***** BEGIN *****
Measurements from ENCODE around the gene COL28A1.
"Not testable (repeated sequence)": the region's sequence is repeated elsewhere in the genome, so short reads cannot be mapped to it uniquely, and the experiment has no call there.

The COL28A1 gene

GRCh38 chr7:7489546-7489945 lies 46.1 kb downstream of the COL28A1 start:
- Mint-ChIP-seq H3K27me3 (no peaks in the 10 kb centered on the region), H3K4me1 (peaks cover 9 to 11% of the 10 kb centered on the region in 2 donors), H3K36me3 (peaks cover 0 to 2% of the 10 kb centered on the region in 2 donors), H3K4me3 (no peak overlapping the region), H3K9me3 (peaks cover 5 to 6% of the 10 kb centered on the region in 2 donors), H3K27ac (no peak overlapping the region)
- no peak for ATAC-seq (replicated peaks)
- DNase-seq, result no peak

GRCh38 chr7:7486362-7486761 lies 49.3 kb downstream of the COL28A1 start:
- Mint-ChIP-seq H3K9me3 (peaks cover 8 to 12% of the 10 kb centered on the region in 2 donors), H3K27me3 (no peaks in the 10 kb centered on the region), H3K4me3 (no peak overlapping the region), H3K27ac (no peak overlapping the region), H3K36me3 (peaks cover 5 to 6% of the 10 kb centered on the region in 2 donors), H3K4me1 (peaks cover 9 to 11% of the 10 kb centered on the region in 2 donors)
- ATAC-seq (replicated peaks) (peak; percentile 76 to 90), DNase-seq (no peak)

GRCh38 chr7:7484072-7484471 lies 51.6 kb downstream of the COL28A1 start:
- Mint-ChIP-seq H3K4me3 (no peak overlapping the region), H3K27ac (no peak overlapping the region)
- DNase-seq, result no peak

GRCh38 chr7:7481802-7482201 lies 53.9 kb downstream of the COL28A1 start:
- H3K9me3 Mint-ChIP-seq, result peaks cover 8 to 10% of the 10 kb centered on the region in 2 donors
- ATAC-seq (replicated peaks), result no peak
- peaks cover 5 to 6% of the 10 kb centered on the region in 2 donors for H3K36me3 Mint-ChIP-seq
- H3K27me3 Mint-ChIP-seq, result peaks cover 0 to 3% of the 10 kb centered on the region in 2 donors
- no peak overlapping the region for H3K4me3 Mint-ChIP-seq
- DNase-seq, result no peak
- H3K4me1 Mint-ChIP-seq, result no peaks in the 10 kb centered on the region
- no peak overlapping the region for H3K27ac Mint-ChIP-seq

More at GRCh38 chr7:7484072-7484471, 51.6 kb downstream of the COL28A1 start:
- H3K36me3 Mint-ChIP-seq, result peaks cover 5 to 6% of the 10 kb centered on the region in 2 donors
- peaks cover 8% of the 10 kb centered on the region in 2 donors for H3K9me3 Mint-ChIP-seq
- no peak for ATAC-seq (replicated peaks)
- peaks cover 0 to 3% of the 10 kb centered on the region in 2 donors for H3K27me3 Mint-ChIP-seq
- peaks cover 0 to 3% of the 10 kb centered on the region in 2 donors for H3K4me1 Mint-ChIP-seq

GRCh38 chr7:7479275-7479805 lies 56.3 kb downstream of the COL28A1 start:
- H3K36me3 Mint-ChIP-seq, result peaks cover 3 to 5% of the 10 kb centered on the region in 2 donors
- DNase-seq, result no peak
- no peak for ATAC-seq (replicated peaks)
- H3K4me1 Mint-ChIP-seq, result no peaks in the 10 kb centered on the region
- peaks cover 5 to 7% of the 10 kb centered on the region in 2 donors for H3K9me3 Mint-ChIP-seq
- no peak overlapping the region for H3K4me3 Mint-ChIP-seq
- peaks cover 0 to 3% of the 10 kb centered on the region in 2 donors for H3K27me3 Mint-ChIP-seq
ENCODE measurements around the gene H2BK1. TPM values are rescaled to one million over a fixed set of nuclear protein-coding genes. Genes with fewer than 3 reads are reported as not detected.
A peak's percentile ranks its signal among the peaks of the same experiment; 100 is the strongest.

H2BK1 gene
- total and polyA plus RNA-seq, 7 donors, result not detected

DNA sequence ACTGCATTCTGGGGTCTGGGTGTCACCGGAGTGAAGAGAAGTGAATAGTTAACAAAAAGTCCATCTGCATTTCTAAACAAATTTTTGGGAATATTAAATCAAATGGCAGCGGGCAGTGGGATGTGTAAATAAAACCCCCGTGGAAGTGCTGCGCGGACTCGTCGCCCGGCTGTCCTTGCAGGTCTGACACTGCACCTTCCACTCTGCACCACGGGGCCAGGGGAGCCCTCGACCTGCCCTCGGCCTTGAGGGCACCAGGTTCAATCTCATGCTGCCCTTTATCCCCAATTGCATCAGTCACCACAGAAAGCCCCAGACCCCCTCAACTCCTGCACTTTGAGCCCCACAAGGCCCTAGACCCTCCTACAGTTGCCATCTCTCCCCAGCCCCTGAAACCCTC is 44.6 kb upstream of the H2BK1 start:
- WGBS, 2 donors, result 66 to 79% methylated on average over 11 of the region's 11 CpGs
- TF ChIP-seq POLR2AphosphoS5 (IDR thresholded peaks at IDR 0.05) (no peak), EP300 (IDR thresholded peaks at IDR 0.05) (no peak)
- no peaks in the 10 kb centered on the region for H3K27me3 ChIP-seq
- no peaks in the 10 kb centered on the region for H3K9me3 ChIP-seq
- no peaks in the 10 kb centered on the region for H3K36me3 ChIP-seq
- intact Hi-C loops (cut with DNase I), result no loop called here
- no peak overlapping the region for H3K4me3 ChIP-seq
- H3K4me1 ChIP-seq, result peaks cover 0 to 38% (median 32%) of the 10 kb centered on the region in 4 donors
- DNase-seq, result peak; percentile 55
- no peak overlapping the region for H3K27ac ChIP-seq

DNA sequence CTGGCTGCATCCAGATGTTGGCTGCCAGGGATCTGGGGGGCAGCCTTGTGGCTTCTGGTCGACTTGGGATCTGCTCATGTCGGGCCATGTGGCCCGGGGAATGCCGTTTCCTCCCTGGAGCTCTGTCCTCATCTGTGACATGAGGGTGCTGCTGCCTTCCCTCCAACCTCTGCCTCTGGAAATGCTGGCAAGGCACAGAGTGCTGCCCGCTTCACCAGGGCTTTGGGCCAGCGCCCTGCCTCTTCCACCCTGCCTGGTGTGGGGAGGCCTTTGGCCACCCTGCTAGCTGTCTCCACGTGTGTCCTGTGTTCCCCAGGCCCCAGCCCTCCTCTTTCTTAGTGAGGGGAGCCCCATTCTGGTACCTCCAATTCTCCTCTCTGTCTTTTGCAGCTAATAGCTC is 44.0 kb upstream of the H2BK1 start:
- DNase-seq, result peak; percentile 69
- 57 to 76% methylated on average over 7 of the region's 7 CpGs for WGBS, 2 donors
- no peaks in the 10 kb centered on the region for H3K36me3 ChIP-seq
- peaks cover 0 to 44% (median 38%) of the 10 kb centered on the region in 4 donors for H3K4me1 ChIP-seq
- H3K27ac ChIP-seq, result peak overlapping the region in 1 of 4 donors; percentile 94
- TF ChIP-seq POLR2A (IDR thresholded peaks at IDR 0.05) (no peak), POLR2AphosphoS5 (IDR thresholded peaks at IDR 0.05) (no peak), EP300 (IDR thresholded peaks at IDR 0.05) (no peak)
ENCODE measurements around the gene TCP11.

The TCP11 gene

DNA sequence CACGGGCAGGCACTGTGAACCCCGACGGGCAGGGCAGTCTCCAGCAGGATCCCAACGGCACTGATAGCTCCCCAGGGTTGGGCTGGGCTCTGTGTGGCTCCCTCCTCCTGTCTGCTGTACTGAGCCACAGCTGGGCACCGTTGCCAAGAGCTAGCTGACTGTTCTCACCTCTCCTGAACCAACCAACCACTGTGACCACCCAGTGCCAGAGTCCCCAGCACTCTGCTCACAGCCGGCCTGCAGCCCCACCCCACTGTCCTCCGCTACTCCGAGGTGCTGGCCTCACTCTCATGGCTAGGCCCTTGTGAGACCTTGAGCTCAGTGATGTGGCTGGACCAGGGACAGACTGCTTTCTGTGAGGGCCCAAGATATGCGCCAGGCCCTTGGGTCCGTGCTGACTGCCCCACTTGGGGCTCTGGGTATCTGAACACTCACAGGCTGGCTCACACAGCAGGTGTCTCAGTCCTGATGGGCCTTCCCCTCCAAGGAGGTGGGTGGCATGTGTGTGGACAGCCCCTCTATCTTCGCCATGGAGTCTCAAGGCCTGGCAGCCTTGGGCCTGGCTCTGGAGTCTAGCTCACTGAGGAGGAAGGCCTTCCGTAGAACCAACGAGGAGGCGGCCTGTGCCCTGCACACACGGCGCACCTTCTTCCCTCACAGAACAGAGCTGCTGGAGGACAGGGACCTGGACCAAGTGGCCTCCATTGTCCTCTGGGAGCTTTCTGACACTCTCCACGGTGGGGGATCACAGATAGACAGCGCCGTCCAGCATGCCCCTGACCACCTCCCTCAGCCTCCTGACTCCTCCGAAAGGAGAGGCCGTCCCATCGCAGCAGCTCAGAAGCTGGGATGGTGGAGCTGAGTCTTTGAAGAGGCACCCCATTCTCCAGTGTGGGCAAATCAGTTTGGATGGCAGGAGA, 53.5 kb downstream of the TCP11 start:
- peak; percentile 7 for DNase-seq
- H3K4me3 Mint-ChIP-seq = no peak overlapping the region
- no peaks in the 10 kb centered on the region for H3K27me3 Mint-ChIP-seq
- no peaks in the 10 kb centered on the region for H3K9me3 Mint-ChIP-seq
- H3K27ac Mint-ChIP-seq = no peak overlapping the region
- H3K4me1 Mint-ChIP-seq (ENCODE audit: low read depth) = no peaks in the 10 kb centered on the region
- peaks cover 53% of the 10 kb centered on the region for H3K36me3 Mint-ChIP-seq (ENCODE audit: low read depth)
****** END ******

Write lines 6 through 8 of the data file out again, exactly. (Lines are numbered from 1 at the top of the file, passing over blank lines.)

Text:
- no peak for ATAC-seq (replicated peaks)
- DNase-seq, result no peak

GRCh38 chr7:7486362-7486761 lies 49.3 kb downstream of the COL28A1 start: